United States District Court, D. South Carolina, Florence Division
ORDER AND NOTICE
V. Hodges United States Magistrate Judge.
Murphy (“Plaintiff”), proceeding pro se and in
forma pauperis, filed this complaint against Myrtle Beach
Police Department alleging a violation of his constitutional
rights. Pursuant to the provisions of 28 U.S.C. §
636(b)(1)(B) and Local Civ. Rule 73.02(B)(2)(d) (D.S.C.), the
undersigned is authorized to review such complaints for
relief and submit findings and recommendations to the
alleges a search warrant was issued for Room 1057 at Compass
Cove Resort in Myrtle Beach, South Carolina on January 15,
2019. [ECF No. 1 at 5]. Plaintiff claims Myrtle Beach police
officers rammed the door and took him down although he had
his hands up to surrender. Id. Plaintiff contends
the officers used excessive force, leaving him with a pinched
nerve and pain in his right arm, hand, and foot. Id.
Plaintiff seeks monetary damages and injunctive relief.
Standard of Review
filed his complaint pursuant to 28 U.S.C. § 1915, which
permits an indigent litigant to commence an action in federal
court without prepaying the administrative costs of
proceeding with the lawsuit. To protect against possible
abuses of this privilege, the statute allows a district court
to dismiss a case upon a finding that the action fails to
state a claim on which relief may be granted or is frivolous
or malicious. 28 U.S.C. § 1915(e)(2)(B)(i), (ii). A
finding of frivolity can be made where the complaint lacks an
arguable basis either in law or in fact. Denton v.
Hernandez, 504 U.S. 25, 31 (1992). A claim based on a
meritless legal theory may be dismissed sua sponte under 28
U.S.C. § 1915(e)(2)(B). See Neitzke v.
Williams, 490 U.S. 319, 327 (1989).
complaints are held to a less stringent standard than those
drafted by attorneys. Gordon v. Leeke, 574 F.2d
1147, 1151 (4th Cir. 1978). A federal court is charged with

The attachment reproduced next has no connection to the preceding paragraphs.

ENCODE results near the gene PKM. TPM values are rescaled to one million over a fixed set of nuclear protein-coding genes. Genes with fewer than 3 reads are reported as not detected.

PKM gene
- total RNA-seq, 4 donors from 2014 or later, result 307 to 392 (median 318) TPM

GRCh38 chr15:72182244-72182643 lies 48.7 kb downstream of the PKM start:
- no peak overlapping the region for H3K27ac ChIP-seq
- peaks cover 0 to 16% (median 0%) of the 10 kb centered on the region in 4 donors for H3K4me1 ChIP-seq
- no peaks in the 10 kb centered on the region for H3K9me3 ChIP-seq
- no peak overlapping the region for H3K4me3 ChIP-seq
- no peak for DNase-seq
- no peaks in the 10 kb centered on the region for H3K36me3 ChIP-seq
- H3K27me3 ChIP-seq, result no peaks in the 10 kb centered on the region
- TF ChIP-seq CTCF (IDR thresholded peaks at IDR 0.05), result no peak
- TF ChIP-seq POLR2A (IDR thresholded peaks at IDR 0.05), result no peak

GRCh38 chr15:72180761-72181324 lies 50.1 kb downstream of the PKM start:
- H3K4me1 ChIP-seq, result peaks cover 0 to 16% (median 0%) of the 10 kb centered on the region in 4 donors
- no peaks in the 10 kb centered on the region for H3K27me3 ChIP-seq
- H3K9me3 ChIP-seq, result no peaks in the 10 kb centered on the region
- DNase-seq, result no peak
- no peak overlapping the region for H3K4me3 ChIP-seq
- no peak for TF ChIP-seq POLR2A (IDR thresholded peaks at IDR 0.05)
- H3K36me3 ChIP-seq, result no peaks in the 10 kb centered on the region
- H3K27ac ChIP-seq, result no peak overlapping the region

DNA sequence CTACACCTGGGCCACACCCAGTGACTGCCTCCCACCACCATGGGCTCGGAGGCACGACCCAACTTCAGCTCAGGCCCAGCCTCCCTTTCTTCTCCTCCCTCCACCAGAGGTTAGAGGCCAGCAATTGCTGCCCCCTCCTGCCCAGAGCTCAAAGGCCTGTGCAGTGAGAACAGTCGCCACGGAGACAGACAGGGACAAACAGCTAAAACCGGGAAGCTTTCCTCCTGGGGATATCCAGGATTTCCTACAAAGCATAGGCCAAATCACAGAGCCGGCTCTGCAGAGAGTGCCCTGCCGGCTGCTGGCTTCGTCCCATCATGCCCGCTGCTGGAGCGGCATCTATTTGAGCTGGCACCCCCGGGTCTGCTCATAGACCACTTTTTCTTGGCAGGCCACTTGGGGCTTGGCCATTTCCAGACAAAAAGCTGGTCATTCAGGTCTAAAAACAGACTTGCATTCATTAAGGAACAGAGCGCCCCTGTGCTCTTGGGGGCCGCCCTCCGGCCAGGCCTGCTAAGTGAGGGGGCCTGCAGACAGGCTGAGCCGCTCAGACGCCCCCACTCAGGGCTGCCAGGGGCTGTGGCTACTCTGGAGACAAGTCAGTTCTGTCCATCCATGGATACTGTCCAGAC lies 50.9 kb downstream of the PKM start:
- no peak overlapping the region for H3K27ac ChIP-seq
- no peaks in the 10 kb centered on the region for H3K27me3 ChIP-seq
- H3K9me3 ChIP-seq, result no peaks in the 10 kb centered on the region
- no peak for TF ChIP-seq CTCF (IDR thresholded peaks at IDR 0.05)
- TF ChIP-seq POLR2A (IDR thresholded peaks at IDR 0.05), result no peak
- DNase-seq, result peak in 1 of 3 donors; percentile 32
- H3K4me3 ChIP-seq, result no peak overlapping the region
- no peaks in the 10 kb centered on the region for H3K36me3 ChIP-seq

liberally construing a complaint filed by a pro se litigant
to allow the development of a potentially meritorious case.
Erickson v. Pardus, 551 U.S. 89, 94 (2007). In
evaluating a pro se complaint, the plaintiff's
allegations are assumed to be true. Fine v. City of
N.Y., 529 F.2d 70, 74 (2d Cir. 1975). The mandated
liberal construction afforded to pro se pleadings means that
if the court can reasonably read the pleadings to state a
valid claim on which the plaintiff could prevail, it should
do so. Nevertheless, the requirement of liberal construction
does not mean that the court can ignore a clear failure in
the pleading to allege facts that set forth a claim currently
cognizable in a federal district court. Weller v.
Dep't of Soc. Servs., 901 F.2d 387, 390-91 (4th Cir.
state a claim under 42 U.S.C. § 1983, a plaintiff must
allege two essential elements: (1) that a right secured by
the Constitution or laws of the United States was violated,
and (2) that the alleged violation was committed by a person
acting under the color of state law. West v. Atkins,
487 U.S. 42, 48 (1988). In this case, Plaintiff names Myrtle
Beach Police Department/Task Force as the sole defendant.
However, this defendant is not a “person” subject
to suit under § 1983. A police department or task force
is a group of officers or buildings that is not considered a
legal entity subject to suit. See Harden v. Green,
27 Fed.Appx. 173, 178 (4th Cir. 2001) (finding that the
medical department of a prison is not a person pursuant to
§ 1983); see also Post v. City of Fort
Lauderdale, 750 F.Supp. 1131 (S.D. Fla. 1990)
(dismissing city police department as improper defendant in
§ 1983 action because not “person” under the
statute); Shelby v. City of Atlanta, 578 F.Supp.
1368, 1370 (N.D.Ga. 1984) (dismissing police department as
party defendant because it was merely a vehicle through which
city government fulfills policing functions). Accordingly,
Plaintiffs complaint is subject to summary dismissal.
may attempt to correct the defects in his complaint by filing
an amended complaint by March 26, 2019, along with any
appropriate service documents. Plaintiff is reminded that an
amended complaint replaces the original complaint and should
be complete in itself. See Young v. City of Mount
Ranier,238 F.3d 567, 572 (4th Cir. 2001) (“As a
general rule, an amended pleading ordinarily supersedes the
original and renders it of no legal effect.”) (citation
and internal quotation marks omitted). If Plaintiff files an
amended complaint, the undersigned will conduct screening of
the amended complaint pursuant to 28 U.S.C. § 1915A. ...